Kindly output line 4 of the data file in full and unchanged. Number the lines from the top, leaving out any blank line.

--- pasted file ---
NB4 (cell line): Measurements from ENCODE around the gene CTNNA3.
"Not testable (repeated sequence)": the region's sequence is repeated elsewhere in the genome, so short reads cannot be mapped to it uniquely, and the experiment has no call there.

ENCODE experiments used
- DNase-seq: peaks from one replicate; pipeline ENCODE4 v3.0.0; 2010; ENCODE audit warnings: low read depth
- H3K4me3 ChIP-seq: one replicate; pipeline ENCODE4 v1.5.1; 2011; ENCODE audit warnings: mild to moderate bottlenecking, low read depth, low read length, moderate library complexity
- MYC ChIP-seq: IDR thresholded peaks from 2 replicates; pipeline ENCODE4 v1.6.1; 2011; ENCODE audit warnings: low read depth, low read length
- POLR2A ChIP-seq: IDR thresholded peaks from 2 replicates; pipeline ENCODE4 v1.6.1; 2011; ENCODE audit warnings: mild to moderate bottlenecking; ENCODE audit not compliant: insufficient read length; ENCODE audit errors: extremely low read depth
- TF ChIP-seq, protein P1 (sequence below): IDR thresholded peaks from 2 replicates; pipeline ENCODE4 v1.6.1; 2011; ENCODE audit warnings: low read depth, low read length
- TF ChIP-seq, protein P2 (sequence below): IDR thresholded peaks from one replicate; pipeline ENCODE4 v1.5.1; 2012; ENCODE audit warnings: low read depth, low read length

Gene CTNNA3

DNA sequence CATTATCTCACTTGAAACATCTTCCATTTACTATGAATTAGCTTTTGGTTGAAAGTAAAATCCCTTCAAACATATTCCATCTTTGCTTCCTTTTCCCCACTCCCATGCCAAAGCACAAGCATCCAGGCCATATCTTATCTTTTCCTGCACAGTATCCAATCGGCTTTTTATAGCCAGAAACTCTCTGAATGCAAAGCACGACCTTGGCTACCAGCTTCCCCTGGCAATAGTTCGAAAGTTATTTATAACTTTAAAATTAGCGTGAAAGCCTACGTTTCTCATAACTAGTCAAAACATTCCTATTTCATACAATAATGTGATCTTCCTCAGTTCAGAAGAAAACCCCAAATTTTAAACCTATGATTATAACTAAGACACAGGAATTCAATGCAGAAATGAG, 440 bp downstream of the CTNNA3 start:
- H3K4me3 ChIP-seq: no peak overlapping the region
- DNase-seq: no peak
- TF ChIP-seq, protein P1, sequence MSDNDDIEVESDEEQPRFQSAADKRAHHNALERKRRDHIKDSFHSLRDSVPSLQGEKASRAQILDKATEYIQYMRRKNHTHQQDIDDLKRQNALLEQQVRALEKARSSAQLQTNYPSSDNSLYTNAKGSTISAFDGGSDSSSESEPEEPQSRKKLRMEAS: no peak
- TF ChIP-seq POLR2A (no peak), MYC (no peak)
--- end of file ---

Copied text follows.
- DNase-seq: peaks from one replicate; pipeline ENCODE4 v3.0.0; 2010; ENCODE audit warnings: low read depth